In Maryland, the complete option is an absolute divorce, what most people think of when they hear the word “divorce.” The alternative is what amounts to a legal separation.
Maryland’s legislative code refers to a legal separation as a limited divorce.
Whether through mediation, while involved in litigation, or through the Collaborative process, you and your spouse can negotiate a separation agreement and be as creative as needed to address all the unique issues related to dissolution of your marriage. In most cases, an engagement ring is a gift purchased by a spouse and gifted to the other prior to marriage.
An absolute divorce is what most people simply refer to as a divorce, the termination of the bonds of matrimony.
History provides the reason some states still use the term absolute divorce, rather than adopting the simpler term, divorce.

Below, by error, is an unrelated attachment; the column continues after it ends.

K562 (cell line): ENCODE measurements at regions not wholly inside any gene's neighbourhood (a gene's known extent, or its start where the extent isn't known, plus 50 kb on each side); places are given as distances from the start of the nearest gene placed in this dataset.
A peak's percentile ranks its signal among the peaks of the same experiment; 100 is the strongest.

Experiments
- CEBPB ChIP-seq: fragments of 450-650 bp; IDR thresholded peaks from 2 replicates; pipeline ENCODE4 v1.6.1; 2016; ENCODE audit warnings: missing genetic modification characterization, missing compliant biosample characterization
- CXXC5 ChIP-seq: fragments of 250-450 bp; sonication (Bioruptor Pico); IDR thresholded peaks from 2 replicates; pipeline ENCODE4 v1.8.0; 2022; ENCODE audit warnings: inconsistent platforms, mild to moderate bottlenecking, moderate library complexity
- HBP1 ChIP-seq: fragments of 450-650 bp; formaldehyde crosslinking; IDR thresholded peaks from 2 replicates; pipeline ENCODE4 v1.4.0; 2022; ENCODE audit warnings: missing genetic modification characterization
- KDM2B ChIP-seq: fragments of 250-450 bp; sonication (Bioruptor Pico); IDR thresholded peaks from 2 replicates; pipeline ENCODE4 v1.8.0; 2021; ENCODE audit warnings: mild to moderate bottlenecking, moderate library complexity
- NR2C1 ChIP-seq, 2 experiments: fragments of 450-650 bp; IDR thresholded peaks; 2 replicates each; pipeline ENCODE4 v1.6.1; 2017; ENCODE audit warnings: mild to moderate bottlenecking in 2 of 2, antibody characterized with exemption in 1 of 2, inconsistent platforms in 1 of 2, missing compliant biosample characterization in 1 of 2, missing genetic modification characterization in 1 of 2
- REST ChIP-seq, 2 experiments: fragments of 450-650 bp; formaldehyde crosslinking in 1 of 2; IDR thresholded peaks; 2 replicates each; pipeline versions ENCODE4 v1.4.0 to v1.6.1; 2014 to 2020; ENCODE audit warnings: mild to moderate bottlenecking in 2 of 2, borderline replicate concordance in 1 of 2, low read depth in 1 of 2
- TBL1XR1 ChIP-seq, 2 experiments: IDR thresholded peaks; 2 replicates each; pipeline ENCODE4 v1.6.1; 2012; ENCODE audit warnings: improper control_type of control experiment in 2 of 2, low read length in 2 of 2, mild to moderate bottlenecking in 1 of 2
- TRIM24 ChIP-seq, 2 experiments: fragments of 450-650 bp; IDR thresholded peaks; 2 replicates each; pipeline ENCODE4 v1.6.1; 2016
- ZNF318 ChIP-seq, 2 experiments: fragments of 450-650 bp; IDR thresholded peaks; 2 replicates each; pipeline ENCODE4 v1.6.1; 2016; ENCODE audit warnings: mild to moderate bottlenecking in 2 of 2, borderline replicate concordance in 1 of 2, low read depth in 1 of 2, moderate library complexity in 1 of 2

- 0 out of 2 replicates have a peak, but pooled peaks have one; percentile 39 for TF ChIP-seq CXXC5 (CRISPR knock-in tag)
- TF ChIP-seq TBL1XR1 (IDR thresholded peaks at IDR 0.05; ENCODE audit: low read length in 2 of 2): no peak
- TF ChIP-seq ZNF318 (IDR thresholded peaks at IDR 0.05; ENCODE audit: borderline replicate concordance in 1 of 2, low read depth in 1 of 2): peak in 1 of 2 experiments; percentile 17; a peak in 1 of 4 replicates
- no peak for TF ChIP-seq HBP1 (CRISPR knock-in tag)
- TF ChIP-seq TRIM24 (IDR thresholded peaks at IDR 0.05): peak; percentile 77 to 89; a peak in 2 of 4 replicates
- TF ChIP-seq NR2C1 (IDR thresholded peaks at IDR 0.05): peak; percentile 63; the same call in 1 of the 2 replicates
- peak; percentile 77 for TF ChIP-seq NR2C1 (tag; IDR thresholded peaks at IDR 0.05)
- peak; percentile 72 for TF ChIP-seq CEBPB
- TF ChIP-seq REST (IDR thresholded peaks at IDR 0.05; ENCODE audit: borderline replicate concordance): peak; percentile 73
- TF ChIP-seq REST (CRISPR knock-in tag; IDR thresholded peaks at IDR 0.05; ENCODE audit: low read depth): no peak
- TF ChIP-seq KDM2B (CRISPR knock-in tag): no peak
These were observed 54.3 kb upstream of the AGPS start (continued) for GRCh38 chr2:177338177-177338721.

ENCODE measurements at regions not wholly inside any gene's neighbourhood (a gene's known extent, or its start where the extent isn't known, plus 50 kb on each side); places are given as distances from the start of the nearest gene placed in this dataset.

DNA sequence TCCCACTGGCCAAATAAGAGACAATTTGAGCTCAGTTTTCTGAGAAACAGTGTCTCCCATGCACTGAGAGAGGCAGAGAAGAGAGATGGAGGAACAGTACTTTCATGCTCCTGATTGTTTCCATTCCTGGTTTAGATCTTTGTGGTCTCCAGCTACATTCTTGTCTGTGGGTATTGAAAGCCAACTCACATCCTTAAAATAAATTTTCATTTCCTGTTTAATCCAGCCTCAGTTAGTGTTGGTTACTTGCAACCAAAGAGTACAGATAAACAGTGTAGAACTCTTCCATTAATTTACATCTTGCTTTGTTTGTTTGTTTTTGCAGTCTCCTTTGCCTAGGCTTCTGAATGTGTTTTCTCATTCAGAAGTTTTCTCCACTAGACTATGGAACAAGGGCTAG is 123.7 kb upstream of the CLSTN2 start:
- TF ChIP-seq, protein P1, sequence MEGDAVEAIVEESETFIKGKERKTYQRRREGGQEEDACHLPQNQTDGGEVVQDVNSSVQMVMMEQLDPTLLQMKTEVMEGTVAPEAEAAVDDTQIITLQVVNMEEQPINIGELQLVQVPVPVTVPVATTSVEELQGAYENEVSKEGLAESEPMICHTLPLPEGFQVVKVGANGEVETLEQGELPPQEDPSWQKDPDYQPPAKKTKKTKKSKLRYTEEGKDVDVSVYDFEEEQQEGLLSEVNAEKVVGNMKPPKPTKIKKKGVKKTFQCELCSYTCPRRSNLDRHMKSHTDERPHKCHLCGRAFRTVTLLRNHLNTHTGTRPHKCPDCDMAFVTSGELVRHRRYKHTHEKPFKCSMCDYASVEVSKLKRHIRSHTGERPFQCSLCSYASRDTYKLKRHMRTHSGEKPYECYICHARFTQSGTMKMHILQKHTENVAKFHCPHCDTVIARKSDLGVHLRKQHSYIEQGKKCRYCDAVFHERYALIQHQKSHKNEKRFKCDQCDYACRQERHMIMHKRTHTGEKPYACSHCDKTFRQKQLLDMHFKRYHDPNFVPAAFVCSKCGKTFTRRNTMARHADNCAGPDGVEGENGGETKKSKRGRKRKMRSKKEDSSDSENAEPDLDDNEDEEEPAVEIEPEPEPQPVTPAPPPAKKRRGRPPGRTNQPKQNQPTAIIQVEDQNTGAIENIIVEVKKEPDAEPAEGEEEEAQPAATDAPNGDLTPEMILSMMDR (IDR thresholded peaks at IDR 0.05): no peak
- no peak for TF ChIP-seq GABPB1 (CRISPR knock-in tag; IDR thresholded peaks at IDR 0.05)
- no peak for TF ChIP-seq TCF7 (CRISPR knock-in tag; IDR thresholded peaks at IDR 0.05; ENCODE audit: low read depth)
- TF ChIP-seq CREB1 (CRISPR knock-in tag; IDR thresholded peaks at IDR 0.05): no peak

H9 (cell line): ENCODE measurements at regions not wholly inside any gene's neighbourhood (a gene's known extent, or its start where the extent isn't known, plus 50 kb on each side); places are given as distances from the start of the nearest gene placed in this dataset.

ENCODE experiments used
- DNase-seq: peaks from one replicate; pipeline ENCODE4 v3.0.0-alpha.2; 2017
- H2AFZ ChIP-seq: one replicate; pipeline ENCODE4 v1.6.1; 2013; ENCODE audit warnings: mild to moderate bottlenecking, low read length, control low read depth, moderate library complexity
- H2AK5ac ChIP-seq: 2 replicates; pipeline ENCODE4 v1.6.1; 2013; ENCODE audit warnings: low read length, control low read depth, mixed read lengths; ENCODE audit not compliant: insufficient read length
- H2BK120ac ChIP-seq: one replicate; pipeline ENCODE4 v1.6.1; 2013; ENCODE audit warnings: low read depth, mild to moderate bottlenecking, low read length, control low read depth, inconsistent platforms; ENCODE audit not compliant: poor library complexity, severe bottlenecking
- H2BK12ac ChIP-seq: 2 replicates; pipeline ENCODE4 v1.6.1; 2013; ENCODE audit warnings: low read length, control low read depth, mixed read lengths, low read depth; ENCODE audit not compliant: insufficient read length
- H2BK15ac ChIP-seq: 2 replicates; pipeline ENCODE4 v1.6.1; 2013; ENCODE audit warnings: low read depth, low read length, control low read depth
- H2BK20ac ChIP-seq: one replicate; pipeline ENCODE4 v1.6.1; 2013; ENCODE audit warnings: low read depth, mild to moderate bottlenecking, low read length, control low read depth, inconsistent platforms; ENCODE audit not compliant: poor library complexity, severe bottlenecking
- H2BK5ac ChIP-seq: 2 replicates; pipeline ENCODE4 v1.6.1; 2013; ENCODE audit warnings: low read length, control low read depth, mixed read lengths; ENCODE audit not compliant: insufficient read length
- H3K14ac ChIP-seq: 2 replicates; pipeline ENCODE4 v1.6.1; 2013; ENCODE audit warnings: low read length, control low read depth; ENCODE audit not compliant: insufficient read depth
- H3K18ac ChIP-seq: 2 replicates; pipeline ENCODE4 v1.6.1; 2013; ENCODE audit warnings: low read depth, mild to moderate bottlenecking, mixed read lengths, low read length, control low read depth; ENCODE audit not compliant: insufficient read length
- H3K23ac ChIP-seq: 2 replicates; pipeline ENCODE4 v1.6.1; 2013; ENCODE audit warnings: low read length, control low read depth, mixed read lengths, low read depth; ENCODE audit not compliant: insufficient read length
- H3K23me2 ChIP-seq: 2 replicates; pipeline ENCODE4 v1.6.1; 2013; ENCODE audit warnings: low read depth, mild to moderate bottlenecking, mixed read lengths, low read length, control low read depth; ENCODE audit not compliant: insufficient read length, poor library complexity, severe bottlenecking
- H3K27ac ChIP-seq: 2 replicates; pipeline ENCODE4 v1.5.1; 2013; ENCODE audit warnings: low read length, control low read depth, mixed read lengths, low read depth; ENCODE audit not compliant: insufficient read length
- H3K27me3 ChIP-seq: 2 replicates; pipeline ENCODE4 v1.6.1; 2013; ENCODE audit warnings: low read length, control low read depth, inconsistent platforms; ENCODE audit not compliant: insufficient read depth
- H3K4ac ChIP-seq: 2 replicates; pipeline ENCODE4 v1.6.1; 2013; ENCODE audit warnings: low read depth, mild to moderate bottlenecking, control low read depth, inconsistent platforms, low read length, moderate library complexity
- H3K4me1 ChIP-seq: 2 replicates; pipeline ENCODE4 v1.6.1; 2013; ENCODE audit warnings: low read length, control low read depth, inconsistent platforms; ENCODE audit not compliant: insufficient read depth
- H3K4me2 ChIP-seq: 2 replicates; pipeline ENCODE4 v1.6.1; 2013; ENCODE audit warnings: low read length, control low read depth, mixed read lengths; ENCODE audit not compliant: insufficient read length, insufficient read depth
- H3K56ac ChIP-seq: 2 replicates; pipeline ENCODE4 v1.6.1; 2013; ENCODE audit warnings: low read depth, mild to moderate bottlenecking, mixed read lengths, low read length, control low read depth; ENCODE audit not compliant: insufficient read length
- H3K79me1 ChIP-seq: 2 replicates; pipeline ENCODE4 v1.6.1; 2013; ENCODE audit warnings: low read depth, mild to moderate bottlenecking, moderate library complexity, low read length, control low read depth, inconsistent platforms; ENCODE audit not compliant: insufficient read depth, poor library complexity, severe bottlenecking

Parties are also prevented from sexual relations with each other.
Neither spouse can marry someone else – only an absolute divorce allows either party to remarry.
If you can prove that you and your spouse have separate living quarters – and not just in separate areas of the house -- you can petition the court for a limited divorce.
Other criteria include desertion by one spouse or behavior deemed abusive or unreasonably cruel toward either spouse or children who live in the house.
However, Maryland recognizes two types of divorce, which may complicate the issue of what is considered a “final” divorce.
The laws in most states allow you to legally leave your spouse in one of two ways, either completely or partially.
In Maryland, a “limited divorce” may be considered the best of both worlds.